In short, the array of internship possibilities is large, and students who persevere should be able to find a position in an organization that appeals to them. To investigate the possibilities, visit the PEA Internship Coordinator or go online to:

Another source of information on internships and jobs for those interested in "organizing, engaging, and mobilizing people" can be found at Grassroots Solutions:

Who can do an internship? Do I have to meet certain pre-requirements?

To do an internship with the PEA Department, students must be registered as a major or minor in Environmental Policy and Planning, Public Administration, Political Science or Economics. Students must also have junior or senior class rank and at least a 2.75 grade point average. Three courses within the major must be completed prior to the internship.

Besides working at the organization, are there any other course requirements?

  • Interns are expected to keep track of their hours, documenting the amount of time spent on the internship and the duties performed.
  • Interns are expected to contact the Internship Coordinator about two weeks into the internship, and monthly thereafter to let the coordinator know how things are going.
  • In addition to the work performed at the sponsoring organization, interns are expected to complete EITHER a final 8-10 page paper or a weekly reflection journal, due at the end of the semester.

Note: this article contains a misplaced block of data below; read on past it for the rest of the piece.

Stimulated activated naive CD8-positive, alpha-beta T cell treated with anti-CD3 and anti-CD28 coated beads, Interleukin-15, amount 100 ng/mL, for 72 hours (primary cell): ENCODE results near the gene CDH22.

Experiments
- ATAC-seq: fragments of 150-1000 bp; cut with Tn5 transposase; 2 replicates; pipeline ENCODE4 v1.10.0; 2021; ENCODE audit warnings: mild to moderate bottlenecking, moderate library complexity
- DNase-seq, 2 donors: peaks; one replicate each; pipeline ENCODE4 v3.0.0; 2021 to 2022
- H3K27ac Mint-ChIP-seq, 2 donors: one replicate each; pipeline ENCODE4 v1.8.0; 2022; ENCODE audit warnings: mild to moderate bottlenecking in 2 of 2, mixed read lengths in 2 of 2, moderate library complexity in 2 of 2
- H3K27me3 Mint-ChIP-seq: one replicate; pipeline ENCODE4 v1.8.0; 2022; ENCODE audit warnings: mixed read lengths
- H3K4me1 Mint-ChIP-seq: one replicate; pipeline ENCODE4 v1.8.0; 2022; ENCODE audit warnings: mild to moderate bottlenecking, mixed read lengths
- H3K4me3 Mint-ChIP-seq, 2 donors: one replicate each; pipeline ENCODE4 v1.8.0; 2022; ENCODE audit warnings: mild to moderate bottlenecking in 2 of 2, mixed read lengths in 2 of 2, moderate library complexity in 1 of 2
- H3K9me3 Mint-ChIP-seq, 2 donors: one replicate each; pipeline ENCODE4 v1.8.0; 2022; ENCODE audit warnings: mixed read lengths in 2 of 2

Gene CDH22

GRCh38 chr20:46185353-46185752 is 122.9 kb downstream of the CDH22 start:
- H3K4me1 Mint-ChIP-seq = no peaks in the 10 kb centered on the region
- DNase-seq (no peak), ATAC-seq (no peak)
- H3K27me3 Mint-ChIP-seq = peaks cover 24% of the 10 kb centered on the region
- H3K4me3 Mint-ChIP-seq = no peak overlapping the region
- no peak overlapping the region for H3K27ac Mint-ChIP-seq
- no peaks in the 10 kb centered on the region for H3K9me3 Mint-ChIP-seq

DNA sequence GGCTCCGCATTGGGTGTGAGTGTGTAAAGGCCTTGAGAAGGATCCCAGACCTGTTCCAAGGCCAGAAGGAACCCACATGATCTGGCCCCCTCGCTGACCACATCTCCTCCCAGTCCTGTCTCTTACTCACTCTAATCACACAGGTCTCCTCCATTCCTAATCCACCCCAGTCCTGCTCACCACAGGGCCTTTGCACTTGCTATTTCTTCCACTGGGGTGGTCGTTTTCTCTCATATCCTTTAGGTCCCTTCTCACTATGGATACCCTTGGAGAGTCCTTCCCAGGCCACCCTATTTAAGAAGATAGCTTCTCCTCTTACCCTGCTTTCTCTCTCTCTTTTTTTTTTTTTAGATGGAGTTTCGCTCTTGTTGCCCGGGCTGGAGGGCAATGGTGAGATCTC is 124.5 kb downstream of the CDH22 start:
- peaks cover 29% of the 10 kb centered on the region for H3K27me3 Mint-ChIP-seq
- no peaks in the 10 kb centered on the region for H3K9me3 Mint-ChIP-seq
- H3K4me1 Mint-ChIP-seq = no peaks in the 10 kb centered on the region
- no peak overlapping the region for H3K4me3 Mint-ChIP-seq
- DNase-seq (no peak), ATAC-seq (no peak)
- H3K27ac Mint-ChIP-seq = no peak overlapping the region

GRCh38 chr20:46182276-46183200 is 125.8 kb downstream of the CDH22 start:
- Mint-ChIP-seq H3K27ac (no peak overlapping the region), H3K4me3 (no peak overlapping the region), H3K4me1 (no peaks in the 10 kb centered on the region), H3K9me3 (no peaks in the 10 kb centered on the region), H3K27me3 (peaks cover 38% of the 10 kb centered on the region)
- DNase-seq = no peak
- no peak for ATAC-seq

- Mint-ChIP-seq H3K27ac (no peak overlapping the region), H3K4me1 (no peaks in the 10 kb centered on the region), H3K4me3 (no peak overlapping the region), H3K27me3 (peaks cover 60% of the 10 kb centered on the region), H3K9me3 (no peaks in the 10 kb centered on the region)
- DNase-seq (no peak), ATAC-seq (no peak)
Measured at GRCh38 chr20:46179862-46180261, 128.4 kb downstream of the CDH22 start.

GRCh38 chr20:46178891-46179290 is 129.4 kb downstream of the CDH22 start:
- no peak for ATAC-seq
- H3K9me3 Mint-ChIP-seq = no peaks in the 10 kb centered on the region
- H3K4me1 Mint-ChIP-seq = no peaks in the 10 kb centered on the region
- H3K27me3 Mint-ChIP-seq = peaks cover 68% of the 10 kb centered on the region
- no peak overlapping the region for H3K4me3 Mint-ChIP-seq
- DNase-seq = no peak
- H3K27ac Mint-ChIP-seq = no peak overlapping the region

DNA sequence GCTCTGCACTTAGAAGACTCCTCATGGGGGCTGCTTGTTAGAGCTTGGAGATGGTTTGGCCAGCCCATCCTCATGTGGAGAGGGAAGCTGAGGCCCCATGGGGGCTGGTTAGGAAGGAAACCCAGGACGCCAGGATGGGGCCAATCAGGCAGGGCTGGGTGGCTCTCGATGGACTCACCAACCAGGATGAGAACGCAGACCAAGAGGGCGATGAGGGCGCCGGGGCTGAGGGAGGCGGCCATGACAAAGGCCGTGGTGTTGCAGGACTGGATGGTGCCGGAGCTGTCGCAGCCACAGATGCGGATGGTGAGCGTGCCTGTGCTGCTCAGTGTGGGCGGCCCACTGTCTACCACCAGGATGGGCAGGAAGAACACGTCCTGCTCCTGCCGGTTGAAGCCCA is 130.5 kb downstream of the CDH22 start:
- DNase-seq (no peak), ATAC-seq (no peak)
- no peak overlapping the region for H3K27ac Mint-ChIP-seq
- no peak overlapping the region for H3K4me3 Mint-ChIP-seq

• Interns are encouraged to participate in an internship forum that occurs at the end of the semester.

How are internships graded?

Grades are determined on the quality of the student's work performance, as assessed by the intern supervisor, and the quality of the final report and other materials, as assessed by the faculty internship coordinator. The evaluation asks the internship supervisor to assess the intern's reliability and punctuality, job effort and quality of work, as well as to assign a grade for the intern. Get the form here: Supervisor Evaluation Form

What are the steps involved in obtaining an internship?

  1. The key to establishing an internship is to start early -- preferably the semester before the student wants to register for the internship. Meet with the Internship Coordinator to prepare a strategy to locate the appropriate kind of opportunity. The coordinator can help you get started.
  2. Prepare a cover letter and resume, then send them to possible sponsoring organizations. The cover letter should express your interest in an internship; the resume should highlight relevant work and academic experience. (Successful interns often approach the process as though they were looking for a job.)
  3. Once an internship position is identified, and verbal agreement on an acceptable arrangement has been made, a Proposal Form is completed by the PEA Internship Coordinator. The Proposal Form describes the location and duration of the internship, any compensation that may be available, and the duties that the intern will perform for the organization. The student then takes the Proposal Form, gets the appropriate signatures, and registers for the internship credits.

Who can I talk to about internship possibilities?

Any PEA faculty can supervise an internship. The Internship Coordinator is:

  • Ashley Heath
    Internship Coordinator
    University of Wisconsin-Green Bay
    Department of Public and Environmental Affairs
    2420 Nicolet Drive, MAC B331
    Green Bay, WI 54311